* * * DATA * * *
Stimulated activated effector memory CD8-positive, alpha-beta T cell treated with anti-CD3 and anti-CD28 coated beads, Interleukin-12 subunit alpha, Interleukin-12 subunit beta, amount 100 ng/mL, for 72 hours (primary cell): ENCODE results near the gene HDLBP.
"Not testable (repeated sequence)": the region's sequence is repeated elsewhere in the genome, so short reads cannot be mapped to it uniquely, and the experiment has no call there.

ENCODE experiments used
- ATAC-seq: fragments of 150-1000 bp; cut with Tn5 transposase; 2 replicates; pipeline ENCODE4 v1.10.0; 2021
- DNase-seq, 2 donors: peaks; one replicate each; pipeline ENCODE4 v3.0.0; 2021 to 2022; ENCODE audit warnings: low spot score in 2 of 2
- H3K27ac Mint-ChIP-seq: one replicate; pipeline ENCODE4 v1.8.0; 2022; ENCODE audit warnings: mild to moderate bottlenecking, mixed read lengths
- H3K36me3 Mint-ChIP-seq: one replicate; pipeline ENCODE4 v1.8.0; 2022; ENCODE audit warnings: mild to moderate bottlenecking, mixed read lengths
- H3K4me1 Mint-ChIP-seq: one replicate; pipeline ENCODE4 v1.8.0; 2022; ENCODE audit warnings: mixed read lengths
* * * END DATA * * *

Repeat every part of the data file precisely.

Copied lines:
Stimulated activated effector memory CD8-positive, alpha-beta T cell treated with anti-CD3 and anti-CD28 coated beads, Interleukin-12 subunit alpha, Interleukin-12 subunit beta, amount 100 ng/mL, for 72 hours (primary cell): ENCODE results near the gene HDLBP.
"Not testable (repeated sequence)": the region's sequence is repeated elsewhere in the genome, so short reads cannot be mapped to it uniquely, and the experiment has no call there.

ENCODE experiments used
- ATAC-seq: fragments of 150-1000 bp; cut with Tn5 transposase; 2 replicates; pipeline ENCODE4 v1.10.0; 2021
- DNase-seq, 2 donors: peaks; one replicate each; pipeline ENCODE4 v3.0.0; 2021 to 2022; ENCODE audit warnings: low spot score in 2 of 2
- H3K27ac Mint-ChIP-seq: one replicate; pipeline ENCODE4 v1.8.0; 2022; ENCODE audit warnings: mild to moderate bottlenecking, mixed read lengths
- H3K36me3 Mint-ChIP-seq: one replicate; pipeline ENCODE4 v1.8.0; 2022; ENCODE audit warnings: mild to moderate bottlenecking, mixed read lengths
- H3K4me1 Mint-ChIP-seq: one replicate; pipeline ENCODE4 v1.8.0; 2022; ENCODE audit warnings: mixed read lengths